But there is more to fiscal policy than aggregate surpluses and deficits. The impact on economic growth of any given change in net lending or borrowing depends very much on the source of that change. Is it due to a change in taxes and if so, what specific taxes in what parts of the country? Does it reflect the impact of changes in interest rates on government interest payments? Did governments spend more or less and if so, what and where were the associated purchases? Did the purchases have large or small fiscal multipliers? These questions and many others like them have answers in the GFS database.

Moreover, fiscal policy has longer-term dimensions as well as shorter-term ones. Fiscal surpluses reduce the public sector debt while deficits add to them. GFS provides information not just about period-to-period changes in revenues, expenditures, infrastructure investment and net lending or borrowing, which affect the year-to-year business cycle, but also about government assets, liabilities and net debt. The latter can affect a country’s longer-term economic growth and inflation sustainability over a time frame measured in decades rather than quarters or years. The GFS balance sheet time series statistics are what is needed for this kind of analysis.

A variety of other fiscal indicators are often constructed from GFS information. The database is the primary factual source on trends in the size of the public sector. Various definitions of size are possible. The focus can be on revenues, or expenses, or a broader definition of expenses that also includes capital spending (referred to as total expenditures or outlays). A still broader definition can include the revenues and/or expenditures of government business enterprises. Often indicators of this nature are expressed as ratios to gross domestic production, or to population, to bring out the trend in government activity after allowing for broad scale influences such as those of inflation and population change.

Table 9.5 provides a list of selected fiscal indicators that are either directly available or can be constructed from the GFS database. These and several other such indicators are listed in GFSM 2014. It is these indicators that are used by the International Monetary Fund to assess the stance of fiscal policy and the sustainability of government finances in member countries.

Table 9.5 Selected fiscal indicators available from the GFS framework
Table summary
This table displays the results of Table 9.5 Selected fiscal indicators available from the GFS framework. The information is grouped by Fiscal indicator (appearing as row headers), Definition (appearing as column headers).
Fiscal indicator Definition
Net operating balance Revenue minus expense. The net operating balance is also equal to the change in net worth due to transactions.
Gross operating balance Revenue minus expense, excluding consumption of fixed capital.
Net lending or borrowing Revenue minus expense minus net investment in non-financial assets.
Primary operating balance Net operating balance excluding net interest expense.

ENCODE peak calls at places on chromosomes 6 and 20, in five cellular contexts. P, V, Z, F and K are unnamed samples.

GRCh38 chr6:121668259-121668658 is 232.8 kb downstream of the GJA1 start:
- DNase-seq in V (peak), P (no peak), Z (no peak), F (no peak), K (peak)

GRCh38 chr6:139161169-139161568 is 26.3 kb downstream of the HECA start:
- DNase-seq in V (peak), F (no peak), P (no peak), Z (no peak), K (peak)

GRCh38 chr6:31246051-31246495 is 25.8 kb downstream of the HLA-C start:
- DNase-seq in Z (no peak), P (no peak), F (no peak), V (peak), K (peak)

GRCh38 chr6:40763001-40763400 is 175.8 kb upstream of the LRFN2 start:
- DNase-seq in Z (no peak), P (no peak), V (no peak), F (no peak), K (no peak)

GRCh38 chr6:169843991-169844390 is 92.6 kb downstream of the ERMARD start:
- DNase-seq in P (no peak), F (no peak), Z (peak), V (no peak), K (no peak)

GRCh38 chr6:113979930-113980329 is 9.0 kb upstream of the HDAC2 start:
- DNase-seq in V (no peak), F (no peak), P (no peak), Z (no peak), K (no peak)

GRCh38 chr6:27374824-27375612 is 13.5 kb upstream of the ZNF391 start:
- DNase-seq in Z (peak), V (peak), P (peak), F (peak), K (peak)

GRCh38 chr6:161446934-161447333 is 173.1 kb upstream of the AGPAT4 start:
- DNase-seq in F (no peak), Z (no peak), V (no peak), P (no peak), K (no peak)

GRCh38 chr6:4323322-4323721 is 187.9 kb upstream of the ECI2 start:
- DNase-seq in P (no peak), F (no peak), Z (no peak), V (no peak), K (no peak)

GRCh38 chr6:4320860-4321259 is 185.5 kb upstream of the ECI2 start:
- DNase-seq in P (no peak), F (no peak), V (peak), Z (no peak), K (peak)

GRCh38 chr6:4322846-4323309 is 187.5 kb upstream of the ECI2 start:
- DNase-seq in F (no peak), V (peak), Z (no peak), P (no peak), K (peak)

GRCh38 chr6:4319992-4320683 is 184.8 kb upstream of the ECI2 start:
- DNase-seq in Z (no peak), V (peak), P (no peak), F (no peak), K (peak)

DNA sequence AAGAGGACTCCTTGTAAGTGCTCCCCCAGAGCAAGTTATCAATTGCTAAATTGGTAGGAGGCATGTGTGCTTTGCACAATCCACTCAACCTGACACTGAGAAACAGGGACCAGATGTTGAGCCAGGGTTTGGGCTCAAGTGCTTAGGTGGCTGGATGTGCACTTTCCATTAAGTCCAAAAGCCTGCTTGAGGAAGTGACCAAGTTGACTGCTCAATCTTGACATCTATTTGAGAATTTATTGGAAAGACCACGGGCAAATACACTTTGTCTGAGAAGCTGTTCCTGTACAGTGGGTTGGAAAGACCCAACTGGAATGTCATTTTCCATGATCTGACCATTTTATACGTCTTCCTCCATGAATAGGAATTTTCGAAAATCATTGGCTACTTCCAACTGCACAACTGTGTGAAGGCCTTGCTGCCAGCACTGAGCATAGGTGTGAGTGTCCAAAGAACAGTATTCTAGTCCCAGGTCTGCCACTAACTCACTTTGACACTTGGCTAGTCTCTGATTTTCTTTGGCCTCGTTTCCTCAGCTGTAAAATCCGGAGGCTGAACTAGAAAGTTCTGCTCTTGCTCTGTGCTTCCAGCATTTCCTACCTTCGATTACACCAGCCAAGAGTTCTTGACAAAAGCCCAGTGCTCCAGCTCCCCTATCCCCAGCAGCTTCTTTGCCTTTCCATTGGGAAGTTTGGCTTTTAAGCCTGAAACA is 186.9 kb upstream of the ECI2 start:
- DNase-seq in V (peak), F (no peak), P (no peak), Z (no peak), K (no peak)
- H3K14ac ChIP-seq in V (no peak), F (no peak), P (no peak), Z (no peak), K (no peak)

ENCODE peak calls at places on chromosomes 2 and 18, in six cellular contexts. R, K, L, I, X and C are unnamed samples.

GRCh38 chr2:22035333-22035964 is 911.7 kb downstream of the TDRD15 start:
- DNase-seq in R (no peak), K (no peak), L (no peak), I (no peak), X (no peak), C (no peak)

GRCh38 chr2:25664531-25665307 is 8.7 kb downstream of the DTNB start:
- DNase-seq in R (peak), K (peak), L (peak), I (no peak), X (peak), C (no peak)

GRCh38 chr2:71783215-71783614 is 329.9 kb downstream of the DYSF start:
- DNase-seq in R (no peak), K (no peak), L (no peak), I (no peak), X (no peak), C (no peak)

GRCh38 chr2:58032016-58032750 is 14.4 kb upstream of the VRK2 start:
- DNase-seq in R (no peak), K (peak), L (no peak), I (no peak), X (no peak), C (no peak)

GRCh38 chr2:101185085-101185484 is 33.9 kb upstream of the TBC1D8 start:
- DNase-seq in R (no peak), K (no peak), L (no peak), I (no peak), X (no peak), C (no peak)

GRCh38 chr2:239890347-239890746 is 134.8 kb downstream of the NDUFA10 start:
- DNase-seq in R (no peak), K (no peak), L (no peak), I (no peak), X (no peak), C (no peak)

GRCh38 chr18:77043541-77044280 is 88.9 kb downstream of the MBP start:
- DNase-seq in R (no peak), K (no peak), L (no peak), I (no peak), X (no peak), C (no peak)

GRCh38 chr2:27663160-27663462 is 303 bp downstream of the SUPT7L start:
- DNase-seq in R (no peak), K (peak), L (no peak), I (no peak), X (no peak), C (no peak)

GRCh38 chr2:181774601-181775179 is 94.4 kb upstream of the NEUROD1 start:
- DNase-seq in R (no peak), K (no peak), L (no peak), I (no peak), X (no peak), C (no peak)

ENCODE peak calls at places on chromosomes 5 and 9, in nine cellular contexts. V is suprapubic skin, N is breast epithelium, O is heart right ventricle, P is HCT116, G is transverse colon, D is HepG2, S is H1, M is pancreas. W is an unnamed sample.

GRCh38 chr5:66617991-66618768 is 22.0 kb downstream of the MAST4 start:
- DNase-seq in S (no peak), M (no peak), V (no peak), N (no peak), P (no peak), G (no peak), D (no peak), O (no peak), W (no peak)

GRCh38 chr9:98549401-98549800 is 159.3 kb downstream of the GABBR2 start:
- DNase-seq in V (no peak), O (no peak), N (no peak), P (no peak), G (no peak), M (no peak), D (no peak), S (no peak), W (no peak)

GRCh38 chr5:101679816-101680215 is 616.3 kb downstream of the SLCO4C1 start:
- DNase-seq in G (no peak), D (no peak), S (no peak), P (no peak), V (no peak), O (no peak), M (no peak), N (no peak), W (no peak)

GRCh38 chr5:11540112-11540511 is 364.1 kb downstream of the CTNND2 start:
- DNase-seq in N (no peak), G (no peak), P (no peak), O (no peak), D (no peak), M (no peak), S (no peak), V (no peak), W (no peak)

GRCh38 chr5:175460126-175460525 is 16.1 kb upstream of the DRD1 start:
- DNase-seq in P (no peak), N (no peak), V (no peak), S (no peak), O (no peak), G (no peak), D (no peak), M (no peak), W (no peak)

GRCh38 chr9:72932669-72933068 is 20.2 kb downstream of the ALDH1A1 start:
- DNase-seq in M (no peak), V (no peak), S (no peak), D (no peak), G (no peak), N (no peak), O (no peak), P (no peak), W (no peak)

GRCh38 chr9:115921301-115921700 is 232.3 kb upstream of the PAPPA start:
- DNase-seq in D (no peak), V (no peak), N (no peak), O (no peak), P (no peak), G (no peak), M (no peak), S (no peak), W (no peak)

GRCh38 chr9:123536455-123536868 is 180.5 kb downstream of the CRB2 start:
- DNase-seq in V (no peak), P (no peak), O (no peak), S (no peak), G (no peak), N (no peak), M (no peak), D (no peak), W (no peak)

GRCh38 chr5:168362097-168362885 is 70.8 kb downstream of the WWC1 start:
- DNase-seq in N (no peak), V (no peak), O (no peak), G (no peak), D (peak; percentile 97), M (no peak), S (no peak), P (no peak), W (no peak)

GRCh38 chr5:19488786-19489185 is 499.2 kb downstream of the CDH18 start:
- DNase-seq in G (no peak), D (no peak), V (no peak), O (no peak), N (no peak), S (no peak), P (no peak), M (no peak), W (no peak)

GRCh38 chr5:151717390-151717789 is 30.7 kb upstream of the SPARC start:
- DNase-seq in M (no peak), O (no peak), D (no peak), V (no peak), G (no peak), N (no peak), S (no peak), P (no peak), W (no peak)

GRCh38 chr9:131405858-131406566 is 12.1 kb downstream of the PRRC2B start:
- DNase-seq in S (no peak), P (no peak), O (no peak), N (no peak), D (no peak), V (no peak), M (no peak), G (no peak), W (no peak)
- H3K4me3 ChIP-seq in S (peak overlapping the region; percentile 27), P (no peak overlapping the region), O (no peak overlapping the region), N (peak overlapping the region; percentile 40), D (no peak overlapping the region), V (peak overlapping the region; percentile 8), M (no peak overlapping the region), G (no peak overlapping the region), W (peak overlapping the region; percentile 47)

Fiscal burden Revenue in the form of taxes and social contributions.
Tax burden Revenue in the form of taxes.
Government final consumption expenditure Approximated by compensation of employees, plus the use of goods and services, plus consumption of fixed capital, plus purchases of goods and services for direct transfer to households (mainly social benefits in kind), minus the sales of goods and services.
Total expenditure or outlays Expense plus net investment in non-financial assets.
Total financing Transactions in financial assets minus transactions in liabilities.
Gross debt Stock position in financial claims that require payments of interest and/or principal by the debtor to the creditor at a date or dates in the future. Includes all liabilities held in debt instruments.
Net debt Gross debt minus the stock position in financial assets corresponding to debt instruments.
Net worth Stock position in assets minus stock position in liabilities at the end of the reference period.

9.9.3 Federal-provincial-territorial transfers

GFS provide a good way for policy analysts and others to track intergovernmental transfers through time. In addition, the amounts of some of these transfers—notably the Equalization and Territorial Formula Financing Transfers—are determined by formulas that make use of data from the GFS database.

The Equalization formula compares the per capita revenue-raising capacities of the ten provinces individually to the revenue-raising capacity of the ten provinces combined. Note that it is the capacity to raise revenues rather than the actual raising of revenues that is compared. Thus, for example, if one province has a lower tax rate in a particular revenue category than the average rate for all provinces combined, the comparison is based on what that province’s hypothetical revenues would be if it levied the average rate. The calculations are made separately for personal income taxes, business income taxes, consumption taxes, property taxes and natural resource revenues. The latter category gets a different treatment in view of its volatility.Note 

There are many ingredients in the Equalization formula and several of them come from the GFS database. Its statistics are especially useful for this purpose because they use a common accounting framework for all ten provinces. For similar reasons the Territorial Formula Financing Transfers are also calculated with an equation that uses a lot of GFS information. Statistics Canada supplies fiscal arrangements certificates to Finance Canada every year for the use of the latter in calculating provincial and territorial transfer entitlements.

9.9.4 International organizations